Italian forests and parks, a source of well-being

“We need nature in our lives!”: this is what the European Commission stated in 2020 its EU Biodiversity Strategy 2030, “to improve our psycho-physical health and that of the Planet”(European Commission, 2020).

It is nowadays widely accepted that being in the open air in a green space has a positive effect on our health, both physical and mental. Many studies affirm that our body and mind benefit from contact with the natural elements. In Italy, forests and parks offer many opportunities to stay in contact with nature, alone or in company.
Let us look at some of them.

Forest kindergardens

The experiences of Forest Kindergartens in Italy are relatively recent but expanding, even more so after the recent Covid 19 pandemic. It is recognized that the Forest Kindergarten was first born in Denmark (known as Skovboernehaver) to become then very popular in Northern Europe and now it is spreading to Italy too (where is called Asilo in Bosco). This experience offers children educational activities in the open air. In Italy, there is currently an increasing number of primary and secondary schools interested in “outdoor learning” or “outdoor education” that have decided to carry out at least a part of their activities in the nature, outside the traditional classroom. Actually, the common use of the term Forest Kindergartens often refers more to a pedagogical idea of education for free play in nature than to a reference to the ecosystem in which the activities should take place. This explains why it is possible to find initiatives called Forest Kindergartens that do not actually carry out their activities in a forest but, for example, in an agricultural context (even if sometimes there are specifications, such as “Agri-kindergarten).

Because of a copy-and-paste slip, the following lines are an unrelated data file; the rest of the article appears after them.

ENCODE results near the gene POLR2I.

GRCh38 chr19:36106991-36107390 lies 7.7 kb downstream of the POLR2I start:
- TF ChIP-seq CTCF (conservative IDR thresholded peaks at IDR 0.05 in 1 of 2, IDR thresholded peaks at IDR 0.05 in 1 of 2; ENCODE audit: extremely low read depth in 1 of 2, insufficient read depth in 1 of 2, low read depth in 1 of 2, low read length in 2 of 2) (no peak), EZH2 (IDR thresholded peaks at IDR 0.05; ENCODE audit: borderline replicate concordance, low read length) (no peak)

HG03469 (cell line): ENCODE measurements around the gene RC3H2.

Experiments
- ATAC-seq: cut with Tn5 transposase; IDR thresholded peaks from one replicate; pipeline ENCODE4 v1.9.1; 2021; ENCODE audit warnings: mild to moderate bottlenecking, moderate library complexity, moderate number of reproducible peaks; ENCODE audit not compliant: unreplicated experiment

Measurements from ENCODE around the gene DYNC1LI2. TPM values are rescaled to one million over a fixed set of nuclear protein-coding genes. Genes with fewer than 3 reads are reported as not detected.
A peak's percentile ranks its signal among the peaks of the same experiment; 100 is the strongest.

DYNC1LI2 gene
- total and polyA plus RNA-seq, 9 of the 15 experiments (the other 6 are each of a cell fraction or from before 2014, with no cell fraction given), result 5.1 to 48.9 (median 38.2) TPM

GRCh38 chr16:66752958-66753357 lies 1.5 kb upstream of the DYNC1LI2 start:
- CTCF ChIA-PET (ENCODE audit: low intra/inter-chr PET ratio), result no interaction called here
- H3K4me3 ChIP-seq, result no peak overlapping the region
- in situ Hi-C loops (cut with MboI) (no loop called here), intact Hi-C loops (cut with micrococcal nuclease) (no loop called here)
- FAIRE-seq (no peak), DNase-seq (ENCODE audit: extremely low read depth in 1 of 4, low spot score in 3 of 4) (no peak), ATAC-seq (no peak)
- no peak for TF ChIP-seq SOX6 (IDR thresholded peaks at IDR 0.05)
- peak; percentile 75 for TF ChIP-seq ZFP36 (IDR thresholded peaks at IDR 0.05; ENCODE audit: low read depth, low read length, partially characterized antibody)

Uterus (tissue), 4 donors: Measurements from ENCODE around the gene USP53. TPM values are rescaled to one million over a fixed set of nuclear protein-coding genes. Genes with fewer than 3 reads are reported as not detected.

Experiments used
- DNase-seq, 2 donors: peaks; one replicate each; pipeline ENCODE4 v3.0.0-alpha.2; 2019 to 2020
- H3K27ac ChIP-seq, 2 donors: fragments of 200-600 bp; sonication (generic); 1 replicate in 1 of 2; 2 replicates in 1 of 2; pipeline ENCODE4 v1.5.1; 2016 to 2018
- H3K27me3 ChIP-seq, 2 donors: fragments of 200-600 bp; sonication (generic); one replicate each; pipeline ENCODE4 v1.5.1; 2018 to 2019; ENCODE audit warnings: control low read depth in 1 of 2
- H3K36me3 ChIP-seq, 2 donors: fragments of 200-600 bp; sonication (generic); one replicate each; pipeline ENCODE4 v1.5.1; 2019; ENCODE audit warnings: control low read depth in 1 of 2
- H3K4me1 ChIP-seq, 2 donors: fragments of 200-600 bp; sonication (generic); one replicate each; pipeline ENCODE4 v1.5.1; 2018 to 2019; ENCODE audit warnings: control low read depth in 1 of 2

At national level there are no specific regulations governing this type of experiential outdoor education. It is therefore easy to imagine that the lack of legislation encourages the heterogeneity of types of Forest Kindergartens in Italy. However, in application of the national Legislative Decree 65/2017, which targets 0-6 year old educational services, some Regions have adopted laws regulating these initiatives. This is the case of the Lazio and Veneto Regions, for example.
In Italy, there isn’t any official national lists of Forest Kindergartens, although there are initiatives aimed at mapping these experiences on the national territory (for example, the one promoted by the project “The kindergarten in the forest“). The lack of a unique and shared definition makes it even more difficult to draw up official lists, since it is easier to simply group in a general category all the different educational experiences carried out in nature.